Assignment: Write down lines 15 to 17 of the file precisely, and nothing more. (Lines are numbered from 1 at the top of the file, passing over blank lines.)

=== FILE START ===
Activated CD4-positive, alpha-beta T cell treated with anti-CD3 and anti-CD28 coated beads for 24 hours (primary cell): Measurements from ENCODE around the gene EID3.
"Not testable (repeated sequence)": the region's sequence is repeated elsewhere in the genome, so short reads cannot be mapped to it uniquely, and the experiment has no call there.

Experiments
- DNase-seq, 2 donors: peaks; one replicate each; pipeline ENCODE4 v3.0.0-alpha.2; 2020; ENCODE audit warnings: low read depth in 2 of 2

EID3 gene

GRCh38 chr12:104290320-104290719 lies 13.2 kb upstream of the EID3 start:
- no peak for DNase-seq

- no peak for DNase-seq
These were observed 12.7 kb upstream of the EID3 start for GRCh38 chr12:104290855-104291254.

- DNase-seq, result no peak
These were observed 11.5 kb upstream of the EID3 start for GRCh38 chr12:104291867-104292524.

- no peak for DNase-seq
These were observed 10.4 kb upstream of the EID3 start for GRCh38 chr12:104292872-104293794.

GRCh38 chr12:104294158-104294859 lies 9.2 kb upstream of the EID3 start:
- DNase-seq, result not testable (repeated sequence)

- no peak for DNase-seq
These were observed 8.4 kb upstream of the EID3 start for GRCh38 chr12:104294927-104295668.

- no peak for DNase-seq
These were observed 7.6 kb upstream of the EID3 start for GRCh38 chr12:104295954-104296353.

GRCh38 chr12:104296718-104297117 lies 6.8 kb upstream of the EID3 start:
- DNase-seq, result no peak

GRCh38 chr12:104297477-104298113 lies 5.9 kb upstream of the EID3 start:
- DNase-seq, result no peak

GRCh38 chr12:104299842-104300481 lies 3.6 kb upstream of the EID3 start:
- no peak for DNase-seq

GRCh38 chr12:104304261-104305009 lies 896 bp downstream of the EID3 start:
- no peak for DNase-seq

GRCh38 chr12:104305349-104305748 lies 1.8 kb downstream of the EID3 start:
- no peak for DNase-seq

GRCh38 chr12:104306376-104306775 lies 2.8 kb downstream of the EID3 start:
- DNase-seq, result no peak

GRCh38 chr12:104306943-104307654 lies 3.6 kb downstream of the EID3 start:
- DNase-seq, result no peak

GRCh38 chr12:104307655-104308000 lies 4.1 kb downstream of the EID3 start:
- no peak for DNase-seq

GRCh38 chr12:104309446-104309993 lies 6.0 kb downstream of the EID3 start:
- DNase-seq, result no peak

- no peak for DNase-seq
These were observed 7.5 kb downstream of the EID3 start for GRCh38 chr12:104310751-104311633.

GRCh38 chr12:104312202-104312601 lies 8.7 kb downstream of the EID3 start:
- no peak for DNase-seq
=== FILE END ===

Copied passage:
- DNase-seq, result not testable (repeated sequence)

- no peak for DNase-seq
These were observed 8.4 kb upstream of the EID3 start for GRCh38 chr12:104294927-104295668.